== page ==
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                               The trains



Two steps more! No more strength to run … Grandpa! – I harshly pushed the door, which swung and sweepingly burst open. – My bicycle! They have broken it! – My cry flied in the dusty attic. Sharp teardrops of hurt were running down from my eyes and I couldn’t stop them. I have inhaled familiar smell of old books, rust and wood. 

Grandpa was sitting by the table full of different tools fingering frayed wires in an old radio. – Come in, – he said quietly, continuing looking on the wires.


– It cannot be fixed! The frame is bent! All is lost! – I was choking of cry. 

– Antiseptic is in the bedside. – Grandpa interrupted me, still not lifting his head.

I darted towards the bedside and at once stumbled over a box. How so many things can find a place here?! I bumped against a shelf with an elbow and almost toppled down a train model placed on it. The whole attic was laden with trains. They were everywhere – on the shelves, on the window sills, in the cupboards. Photos, pictures and post cards with trains decorated the attic walls.

I took the bottle with antiseptic and unscrewed the cap. My jeans were torn, abrasion on my knee was bleeding. Antiseptic burned my knee and I bit my lip. Raindrops loudly clattered in a small attic window. An ancient lamp with shabby gilt shaded reddish gleams on the attic walls. I dried my eyes with a sleeve and finally could breathe easier.

– Vitaly, pass me a cross driver! 

Unwillingly I started to dawdle in the toolbox. I had tolay out almost all its content when finally at the very bottom I have found the driver. I gave it to grandpa and had just sat on the stool when I heard:

– It’s the wrong one, I need a big one with a blue handle – grandpa shifted his glasses on his nose tip.

I could have already foreseen that and should have brought him the whole box.

– Grandpa but what do I do without the bicycle? 

– Young man, I am still waiting for the driver with the blue handle! – Insistently said grandpa.

I frowned and again started grubbing in the toolbox. This time I was lucky:the blue handle stucked out on the top.


– Thank you, now this is what I need! – Pleased grandpa began to unscrew parts form the radio frame.

– Grandpa, but why are you spending time on this old junk? It should be simply thrown away!

I do not remember even one day when grandpa did not repair anything. I do not know where he found these things to repair. Maybe it was not he, but those things found him…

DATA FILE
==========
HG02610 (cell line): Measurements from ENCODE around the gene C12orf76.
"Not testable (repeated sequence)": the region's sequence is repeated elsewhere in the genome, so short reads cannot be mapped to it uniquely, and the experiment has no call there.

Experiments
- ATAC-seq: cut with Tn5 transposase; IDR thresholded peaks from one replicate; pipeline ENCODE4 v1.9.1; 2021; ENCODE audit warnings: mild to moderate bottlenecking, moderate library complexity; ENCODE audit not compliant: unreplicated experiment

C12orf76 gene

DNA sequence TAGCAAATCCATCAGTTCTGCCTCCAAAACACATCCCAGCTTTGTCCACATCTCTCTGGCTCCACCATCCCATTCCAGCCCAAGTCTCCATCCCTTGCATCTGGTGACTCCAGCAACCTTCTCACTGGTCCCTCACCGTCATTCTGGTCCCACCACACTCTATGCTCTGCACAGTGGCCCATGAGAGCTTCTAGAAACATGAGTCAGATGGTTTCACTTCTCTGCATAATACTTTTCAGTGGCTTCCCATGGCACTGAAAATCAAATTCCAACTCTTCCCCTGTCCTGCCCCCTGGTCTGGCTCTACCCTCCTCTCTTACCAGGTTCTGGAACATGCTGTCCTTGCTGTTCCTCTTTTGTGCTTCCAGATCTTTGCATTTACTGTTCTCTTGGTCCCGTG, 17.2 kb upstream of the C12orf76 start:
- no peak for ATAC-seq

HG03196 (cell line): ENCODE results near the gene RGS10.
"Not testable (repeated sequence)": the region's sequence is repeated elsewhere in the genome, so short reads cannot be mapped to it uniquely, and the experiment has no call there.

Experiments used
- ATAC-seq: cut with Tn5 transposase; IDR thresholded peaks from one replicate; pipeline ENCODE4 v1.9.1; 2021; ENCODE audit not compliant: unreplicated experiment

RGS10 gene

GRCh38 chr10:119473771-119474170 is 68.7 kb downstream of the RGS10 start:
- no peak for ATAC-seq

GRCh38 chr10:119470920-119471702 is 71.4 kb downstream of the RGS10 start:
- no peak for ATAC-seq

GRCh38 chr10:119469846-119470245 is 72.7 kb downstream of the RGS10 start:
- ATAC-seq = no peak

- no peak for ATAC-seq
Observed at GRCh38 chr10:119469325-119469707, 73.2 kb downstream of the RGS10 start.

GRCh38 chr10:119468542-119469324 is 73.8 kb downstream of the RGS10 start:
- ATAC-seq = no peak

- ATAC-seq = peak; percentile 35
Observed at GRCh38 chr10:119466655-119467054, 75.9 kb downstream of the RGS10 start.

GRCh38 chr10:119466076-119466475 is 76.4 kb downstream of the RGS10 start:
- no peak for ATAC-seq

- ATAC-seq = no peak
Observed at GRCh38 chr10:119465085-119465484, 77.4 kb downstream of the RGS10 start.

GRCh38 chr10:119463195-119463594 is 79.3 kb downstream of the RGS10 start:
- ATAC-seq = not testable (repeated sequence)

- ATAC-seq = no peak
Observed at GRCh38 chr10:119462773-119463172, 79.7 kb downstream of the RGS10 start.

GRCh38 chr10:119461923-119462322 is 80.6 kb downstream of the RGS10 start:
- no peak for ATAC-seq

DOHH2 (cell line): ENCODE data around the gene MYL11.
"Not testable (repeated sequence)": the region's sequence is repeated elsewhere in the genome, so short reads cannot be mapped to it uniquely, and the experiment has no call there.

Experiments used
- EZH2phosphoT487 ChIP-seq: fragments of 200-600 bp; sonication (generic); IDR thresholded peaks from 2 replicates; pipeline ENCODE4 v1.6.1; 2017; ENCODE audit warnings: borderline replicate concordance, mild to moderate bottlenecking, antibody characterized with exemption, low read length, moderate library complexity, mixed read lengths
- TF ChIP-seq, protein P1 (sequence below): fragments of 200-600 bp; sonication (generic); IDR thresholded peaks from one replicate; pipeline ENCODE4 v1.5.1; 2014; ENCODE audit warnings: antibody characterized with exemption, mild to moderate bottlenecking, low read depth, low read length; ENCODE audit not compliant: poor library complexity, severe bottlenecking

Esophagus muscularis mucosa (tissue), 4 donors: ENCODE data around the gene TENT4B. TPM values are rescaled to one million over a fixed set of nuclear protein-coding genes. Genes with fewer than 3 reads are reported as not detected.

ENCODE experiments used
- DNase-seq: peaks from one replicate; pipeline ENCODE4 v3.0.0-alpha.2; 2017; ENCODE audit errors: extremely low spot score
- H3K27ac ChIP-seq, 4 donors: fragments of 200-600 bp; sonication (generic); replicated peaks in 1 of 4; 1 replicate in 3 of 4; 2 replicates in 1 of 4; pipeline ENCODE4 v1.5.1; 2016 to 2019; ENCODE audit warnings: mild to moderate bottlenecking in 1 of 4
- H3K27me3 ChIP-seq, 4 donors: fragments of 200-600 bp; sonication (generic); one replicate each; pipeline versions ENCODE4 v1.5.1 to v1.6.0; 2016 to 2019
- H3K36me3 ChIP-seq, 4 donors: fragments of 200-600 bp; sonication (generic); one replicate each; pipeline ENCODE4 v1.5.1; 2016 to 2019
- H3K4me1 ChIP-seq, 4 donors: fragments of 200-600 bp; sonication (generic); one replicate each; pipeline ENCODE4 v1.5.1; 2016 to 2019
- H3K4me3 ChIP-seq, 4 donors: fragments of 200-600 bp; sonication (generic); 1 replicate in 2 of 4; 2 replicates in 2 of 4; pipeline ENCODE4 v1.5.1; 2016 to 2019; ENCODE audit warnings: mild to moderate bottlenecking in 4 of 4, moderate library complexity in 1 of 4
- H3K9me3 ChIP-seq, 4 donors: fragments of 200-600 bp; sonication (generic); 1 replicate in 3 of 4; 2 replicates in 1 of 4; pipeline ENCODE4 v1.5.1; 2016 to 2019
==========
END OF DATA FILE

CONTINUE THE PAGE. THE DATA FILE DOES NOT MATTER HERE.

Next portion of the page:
Grandpa shook his head - I will not throw this radio away; I will repair it.

I got bored of sitting on one place. I came to the window and started to look upon the train models arranged on the windowsill.  – Grandpa, why do you collect precisely trains? 

For the first time grandfather looked up from the radio – Why precisely trains? – He attentively looked at me. – Trains give freedom. It is possible to travel anywhere with their help. You choose your train and your destination by yourself. 

A dull noise came from the radio. Then there was a rustle and cracking, and the radio was silent again.

–  I have just told you that this radio is worth nothing!

Grandpa grinned. – I have not finished yet. – And he began to check the next part of the radio circuit.

The rain outside became stronger. Playing and racing with each other raindrops blurred on the glass. What does this water pattern look like? A cloud? Tree? Train?

A waltz melody sounded up and a man’s voice pronounced that a book fair had been opened today. 

– That’s done, – smiled grandpa, taking off glasses and wiping his hands, – the radio is alive again. 

I was silent. Actually, Ihad no doubts that grandfather would fix the radio. Grandpa can repair even such things which seems that nothing can save. Grandpa was turning the dial, broadcasting stations were changing one another. The old attic was filing up with new sounds, melodies and voices.

I was already in the doorwaywhen grandpa called me. – Vitaly I want to give you something. He took a blue train from the shelf and passed it to me. The model was the pride of grandpa’s collection and he had never allowed me even to touch it.

Rain was still harshly pattering on the pavement when I went outside. I hardly pulled my broken bicycle through puddles. One wheel almost did not spin.Coming back to my home I dropped the bicycle on the wet grass bitterly.  I got out the blue train from the backpack in my room and was looking at it for a long time. Stations started gliding past me one after another. The train picked up the speed and now we were already rushing forward. I hanged out of the window and the wind blew in my face. People crowded on the platforms, some of them were waving at me, others shouting something, but I could not catch the words.

The train continued to rush forward, but I was already running into the yard. The bicycle was faithfully laying down where I had dropped it. Having brought a box with the tools I began to unscrew a rear wheel. I know. I will not travel by trains. It is clear. I will set off by my bike. And it does not matter that it is broken now. I will fix it. I am persistent. I have it from my Grandad. 


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